Intellectual Self Defence

Brains are delicate things…


I’m most of the way through this rather good book about intelligence versus rationality.

Broad theorists inflate the concept of intelligence. By inflation I mean putting into the term more than what the IQ tests measure. One very strong tendency among broad theorists is to use adjectives to differentiate the more encompassing parts of their intelligence concept from the “IQ-test part.” Major theorists such as Sternberg and Gardner talk about practical intelligence, creative intelligence, interpersonal intelligence, bodily-kinesthetic intelligence, etc. In such usages, the word intelligence becomes a marker for “optimal or expert behavior in the domain of.” So, for instance, when Sternberg discusses high practical intelligence it can be translated to mean “optimal behavior in the domain of practical affairs” or when Gardner talks about high bodily-kinesthetic intelligence he means little more than high functioning in the bodily-kinesthetic domain. The word intelligence is actually superfluous. It is there merely to add status to the domain in question (to put it on an equal footing with MAMBIT). The strategy seems to be something like the following: Because intelligence is a valued trait and we want bodily-kinesthetic talent to be valued too, we’ll fuse the term intelligence onto it in order to transfer some of the value from intelligence to bodily-kinesthetic talent. Indeed, this is why educators have been so enthusiastic about the “mulitiple intelligences” idea. Its scientific status is irrelevant to them. They use it as a motivational tool – to show that “everyone is intelligent in some way.” The same is true for the coinages of social intelligence or emotional intelligence.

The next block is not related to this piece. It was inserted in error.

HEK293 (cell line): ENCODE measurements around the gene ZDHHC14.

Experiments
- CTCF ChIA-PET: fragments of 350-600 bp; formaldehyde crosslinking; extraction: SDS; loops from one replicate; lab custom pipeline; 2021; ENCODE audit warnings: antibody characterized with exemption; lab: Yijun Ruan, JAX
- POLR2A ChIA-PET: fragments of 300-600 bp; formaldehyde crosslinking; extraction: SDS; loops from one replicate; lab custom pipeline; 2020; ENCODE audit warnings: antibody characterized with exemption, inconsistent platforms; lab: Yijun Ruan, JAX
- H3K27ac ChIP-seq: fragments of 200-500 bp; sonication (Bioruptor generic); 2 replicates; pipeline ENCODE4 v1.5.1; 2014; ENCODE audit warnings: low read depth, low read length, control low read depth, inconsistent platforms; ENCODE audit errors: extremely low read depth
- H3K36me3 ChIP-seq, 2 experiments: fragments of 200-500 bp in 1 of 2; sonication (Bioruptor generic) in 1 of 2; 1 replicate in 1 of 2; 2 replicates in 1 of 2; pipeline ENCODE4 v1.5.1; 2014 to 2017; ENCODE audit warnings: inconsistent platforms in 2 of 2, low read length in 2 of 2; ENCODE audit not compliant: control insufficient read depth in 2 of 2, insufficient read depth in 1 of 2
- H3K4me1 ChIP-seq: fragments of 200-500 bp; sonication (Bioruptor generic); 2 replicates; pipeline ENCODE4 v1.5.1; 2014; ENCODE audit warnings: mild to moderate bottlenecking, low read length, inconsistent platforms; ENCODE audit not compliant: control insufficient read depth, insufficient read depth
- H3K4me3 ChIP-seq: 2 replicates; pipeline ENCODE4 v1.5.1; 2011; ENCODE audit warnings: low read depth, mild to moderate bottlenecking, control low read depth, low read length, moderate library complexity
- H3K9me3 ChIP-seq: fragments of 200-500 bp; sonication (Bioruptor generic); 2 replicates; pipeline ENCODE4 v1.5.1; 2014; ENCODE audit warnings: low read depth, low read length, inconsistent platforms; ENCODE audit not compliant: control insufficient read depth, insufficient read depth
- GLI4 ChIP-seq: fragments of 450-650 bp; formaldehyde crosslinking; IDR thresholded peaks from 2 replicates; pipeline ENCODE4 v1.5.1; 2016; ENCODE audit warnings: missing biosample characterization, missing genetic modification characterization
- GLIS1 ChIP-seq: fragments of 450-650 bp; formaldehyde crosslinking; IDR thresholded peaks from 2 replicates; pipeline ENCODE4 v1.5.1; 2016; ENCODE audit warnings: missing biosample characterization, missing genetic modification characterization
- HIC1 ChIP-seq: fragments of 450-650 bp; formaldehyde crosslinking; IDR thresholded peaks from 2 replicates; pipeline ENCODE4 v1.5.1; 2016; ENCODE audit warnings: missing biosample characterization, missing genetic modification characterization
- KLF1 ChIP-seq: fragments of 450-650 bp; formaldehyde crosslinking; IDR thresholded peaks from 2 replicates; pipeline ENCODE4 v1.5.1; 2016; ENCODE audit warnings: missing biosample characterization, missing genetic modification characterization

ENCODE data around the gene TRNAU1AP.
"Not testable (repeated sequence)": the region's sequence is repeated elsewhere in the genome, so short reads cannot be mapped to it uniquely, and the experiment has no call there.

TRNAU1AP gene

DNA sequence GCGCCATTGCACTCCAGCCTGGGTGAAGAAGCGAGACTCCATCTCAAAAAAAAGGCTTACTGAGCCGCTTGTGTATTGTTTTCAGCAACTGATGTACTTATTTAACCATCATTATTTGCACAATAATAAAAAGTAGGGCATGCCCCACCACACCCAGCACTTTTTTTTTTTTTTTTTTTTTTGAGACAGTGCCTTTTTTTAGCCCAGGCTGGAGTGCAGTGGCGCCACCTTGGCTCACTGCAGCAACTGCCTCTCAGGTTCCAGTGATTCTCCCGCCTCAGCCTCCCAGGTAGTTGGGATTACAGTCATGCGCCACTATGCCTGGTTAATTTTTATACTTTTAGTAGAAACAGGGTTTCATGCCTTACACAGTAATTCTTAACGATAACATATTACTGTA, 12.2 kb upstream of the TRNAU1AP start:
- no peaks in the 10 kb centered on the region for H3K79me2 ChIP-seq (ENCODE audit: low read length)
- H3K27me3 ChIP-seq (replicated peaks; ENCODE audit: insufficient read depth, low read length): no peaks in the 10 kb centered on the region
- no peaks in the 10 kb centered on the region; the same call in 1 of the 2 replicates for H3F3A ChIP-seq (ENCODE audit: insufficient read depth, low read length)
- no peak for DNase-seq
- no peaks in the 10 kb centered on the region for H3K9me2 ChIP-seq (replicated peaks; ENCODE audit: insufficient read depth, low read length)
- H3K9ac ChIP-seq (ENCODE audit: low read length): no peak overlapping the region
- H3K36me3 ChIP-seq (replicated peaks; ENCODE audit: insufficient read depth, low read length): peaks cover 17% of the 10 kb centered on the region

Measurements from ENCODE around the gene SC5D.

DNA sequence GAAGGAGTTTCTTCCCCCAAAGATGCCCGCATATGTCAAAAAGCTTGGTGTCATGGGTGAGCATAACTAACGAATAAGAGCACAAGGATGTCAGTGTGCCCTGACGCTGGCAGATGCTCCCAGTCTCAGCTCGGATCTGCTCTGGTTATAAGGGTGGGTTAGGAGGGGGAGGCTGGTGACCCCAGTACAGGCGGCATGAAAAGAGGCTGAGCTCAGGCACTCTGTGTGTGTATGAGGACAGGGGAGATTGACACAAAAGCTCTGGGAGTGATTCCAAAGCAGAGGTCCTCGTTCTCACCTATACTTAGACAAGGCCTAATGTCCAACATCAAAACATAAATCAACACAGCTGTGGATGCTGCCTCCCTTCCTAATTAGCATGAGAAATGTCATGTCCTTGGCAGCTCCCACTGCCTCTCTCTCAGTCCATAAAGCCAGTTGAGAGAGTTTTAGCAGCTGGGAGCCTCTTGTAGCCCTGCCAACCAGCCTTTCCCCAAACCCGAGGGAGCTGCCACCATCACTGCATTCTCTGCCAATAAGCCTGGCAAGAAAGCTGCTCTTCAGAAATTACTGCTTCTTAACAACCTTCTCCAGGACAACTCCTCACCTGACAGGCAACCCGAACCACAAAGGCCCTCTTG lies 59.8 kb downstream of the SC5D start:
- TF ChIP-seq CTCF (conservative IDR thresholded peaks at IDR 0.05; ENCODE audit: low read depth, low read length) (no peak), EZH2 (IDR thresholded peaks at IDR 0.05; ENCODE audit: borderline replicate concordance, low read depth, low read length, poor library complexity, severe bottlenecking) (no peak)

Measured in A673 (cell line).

Page 45-6 of What intelligence tests miss: the psychology of rational thought
Keith E. Stanovich

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